Rod Picott was a drywall construction worker for many years before building upon a bigger dream.
It’s been 14 years since the 49-year-old former construction worker hung up his tool belt and emerged as an Americana singer-songwriter. Picott now has six self-released albums under his belt, with the latest being “Hang Your Hopes on a Crooked Nail.”
Picott promises Northern California fans a show that features his latest tunes, a scatter of older favorites and personal stories to accompany the songs, he said.
“There’s nothing to hide behind when it’s just me and the guitar, and that makes for really wonderful intimacy,” Picott said.
Live performances are simultaneously “humbling and empowering” for Picott, he said.
“A great show doesn’t feel like an experience that I had – it feels like an experience we, the entire room, had,” Picott said.
Storytelling has become an integral part of Picott’s performances, he said. He has a trove of thoughtful stories that are connected to his expressive songs.
“It’s funny, there’s some shows when I end up talking and telling stories as much as I’m singing,” Picott said. “I found that the response when I do that is even bigger than when I’m doing songs. My father is a really great storyteller – maybe I inherited that from him.”
Although Picott was good at what he did, being a drywall guy for years was beating up his body, he said. The first couple years of delving into his music career were tough, but Picott has always been determined to do “whatever it takes to make it work.”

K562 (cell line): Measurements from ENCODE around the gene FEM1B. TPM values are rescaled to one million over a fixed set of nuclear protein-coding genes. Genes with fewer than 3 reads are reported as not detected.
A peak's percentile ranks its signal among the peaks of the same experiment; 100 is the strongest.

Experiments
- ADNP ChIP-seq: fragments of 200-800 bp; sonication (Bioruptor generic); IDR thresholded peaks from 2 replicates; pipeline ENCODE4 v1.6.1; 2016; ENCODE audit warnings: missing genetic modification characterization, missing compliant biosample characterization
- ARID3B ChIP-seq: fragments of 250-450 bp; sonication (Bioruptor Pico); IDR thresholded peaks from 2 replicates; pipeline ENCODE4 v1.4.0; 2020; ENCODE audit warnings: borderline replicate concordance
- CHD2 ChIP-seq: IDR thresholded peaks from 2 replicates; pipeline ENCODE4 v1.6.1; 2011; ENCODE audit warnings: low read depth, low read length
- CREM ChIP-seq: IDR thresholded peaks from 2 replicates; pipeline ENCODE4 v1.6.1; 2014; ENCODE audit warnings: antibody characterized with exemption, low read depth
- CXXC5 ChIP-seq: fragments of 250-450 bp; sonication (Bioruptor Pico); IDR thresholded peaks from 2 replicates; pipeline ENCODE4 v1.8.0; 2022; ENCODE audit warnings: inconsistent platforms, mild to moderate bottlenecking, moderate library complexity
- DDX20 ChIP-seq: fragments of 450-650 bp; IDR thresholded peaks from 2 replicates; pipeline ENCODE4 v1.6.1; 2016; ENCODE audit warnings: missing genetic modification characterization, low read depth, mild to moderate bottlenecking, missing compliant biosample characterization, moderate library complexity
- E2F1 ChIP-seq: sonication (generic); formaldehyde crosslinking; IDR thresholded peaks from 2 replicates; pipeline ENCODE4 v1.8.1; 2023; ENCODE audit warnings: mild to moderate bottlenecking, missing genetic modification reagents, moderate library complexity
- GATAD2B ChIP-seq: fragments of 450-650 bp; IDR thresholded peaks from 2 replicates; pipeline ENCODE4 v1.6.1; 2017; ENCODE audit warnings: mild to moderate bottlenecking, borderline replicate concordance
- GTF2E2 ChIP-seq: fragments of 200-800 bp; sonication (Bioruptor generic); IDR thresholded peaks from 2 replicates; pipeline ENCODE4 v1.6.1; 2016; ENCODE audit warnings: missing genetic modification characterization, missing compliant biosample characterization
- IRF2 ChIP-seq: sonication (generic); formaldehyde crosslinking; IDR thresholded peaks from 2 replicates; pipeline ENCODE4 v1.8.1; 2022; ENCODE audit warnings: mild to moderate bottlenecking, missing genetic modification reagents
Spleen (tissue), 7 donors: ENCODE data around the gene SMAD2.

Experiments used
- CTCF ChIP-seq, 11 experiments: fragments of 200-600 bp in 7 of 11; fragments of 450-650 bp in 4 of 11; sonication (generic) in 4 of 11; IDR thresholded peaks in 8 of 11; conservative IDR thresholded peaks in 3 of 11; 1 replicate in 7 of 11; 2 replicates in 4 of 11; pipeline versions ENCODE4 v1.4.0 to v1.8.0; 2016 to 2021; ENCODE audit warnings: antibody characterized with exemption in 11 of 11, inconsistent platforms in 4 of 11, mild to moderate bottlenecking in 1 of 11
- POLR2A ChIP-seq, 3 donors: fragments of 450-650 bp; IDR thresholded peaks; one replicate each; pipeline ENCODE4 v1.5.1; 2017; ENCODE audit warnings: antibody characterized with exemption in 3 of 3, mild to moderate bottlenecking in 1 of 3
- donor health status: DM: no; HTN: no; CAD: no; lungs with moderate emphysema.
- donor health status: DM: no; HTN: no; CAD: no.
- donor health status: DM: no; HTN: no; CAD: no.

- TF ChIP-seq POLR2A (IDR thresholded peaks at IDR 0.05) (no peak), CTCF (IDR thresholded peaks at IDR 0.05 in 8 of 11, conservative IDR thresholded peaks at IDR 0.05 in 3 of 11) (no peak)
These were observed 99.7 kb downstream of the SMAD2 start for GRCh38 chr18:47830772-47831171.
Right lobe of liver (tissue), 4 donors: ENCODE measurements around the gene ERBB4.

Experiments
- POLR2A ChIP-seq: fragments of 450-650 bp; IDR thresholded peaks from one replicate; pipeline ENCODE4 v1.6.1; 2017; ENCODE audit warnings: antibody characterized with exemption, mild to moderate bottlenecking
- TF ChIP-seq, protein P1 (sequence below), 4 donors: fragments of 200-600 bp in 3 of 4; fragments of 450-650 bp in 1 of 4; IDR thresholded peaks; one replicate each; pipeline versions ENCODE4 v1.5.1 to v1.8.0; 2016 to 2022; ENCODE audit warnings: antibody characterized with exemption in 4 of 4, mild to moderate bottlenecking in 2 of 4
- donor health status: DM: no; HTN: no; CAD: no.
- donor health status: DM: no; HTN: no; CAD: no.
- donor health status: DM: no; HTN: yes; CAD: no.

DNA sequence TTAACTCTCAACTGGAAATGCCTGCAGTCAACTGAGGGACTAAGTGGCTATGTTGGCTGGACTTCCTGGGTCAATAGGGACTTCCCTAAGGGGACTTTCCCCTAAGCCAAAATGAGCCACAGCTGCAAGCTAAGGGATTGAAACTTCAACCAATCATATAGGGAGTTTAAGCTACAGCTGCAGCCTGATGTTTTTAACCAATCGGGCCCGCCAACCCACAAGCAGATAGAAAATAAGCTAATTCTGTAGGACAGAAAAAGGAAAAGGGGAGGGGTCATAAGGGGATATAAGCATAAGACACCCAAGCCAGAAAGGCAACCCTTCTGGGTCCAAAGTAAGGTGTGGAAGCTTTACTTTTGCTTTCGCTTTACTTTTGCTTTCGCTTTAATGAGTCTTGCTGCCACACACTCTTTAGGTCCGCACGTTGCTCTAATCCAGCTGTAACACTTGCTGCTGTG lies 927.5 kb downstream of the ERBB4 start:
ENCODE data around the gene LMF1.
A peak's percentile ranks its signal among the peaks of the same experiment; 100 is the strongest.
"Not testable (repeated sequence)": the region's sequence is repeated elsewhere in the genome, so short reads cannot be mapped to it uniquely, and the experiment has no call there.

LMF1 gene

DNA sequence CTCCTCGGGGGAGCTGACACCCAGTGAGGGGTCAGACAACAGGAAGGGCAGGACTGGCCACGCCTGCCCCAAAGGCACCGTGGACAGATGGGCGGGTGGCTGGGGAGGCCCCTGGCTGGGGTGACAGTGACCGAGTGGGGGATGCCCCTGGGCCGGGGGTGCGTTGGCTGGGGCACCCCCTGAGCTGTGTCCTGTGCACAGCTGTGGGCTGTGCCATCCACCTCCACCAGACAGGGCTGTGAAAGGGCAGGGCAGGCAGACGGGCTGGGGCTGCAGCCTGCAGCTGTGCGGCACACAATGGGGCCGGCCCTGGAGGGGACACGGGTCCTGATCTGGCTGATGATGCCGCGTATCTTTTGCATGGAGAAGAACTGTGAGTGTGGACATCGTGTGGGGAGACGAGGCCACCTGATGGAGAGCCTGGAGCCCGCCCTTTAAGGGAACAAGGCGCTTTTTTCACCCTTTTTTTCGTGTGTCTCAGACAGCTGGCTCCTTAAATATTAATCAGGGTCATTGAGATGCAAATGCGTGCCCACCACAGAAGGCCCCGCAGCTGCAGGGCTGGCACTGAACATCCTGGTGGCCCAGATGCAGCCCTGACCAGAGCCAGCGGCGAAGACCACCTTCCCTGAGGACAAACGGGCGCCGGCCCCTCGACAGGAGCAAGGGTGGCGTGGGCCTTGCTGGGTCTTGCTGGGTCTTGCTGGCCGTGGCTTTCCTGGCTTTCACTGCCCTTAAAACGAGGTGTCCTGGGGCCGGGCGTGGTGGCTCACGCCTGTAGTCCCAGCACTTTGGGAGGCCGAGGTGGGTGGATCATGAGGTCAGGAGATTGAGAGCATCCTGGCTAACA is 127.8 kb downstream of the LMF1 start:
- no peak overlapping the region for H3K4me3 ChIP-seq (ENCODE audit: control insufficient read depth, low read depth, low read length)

“Eventually I threw the tools out and bit the bullet,” he said. “If I want to make a living, I’m going to have to stop this and book shows. I had to sit there at the computer for eight hours at a time and get every gig that I could possibly get.”
Whether he is scribbling soulful lyrics, strumming his guitar, booking his own shows or driving in solitude across the country, the Maine-native-turned-Nashville-musician puts his all into it.
Picott said he’s the kind of songwriter who pulls off to the side of the road to jot down lyrics inspired by the scenery. If he can’t stall his travels, he records on his phone while driving.
“To be honest with you, I write so much I wish I could shut it off sometimes,” he said. “I know that other writers struggle with writer’s block, and I’m sure it’ll happen to me eventually.”
Picott’s soulful and rugged voice belts out lyrics depicting vivid characters, such as welders and drinkers, and the beauties and tragedies of everyday life.
“A lot of songs are narratives,” he said. “Maybe it’s the type of song that I write that makes it easy to find characters, settings and concepts.”
He finds it “simultaneously exciting and disappointing” when other people interpret his music. However, he appreciates when friend and fellow folk musician Slaid Cleaves interprets his work.
“I’ve known Slaid for so long that it’s easy to take,” Picott said. “With other people it’s sort of a joke, but always very flattering.”
Picott has tours booked across the country until next spring, he said. Breaks from work are rare because they are “too scary” for the musician, who prefers to keep busy.
“I don’t even unpack at this point,” he said. “I just live at my house like I’m living in a hotel.”
The lone traveler drives from venue to venue and soaks in the sights America has to offer.
“Truth is, the whole country is so beautiful,” he said. “I find something beautiful about everywhere I go. It’s an amazing country, it really is.”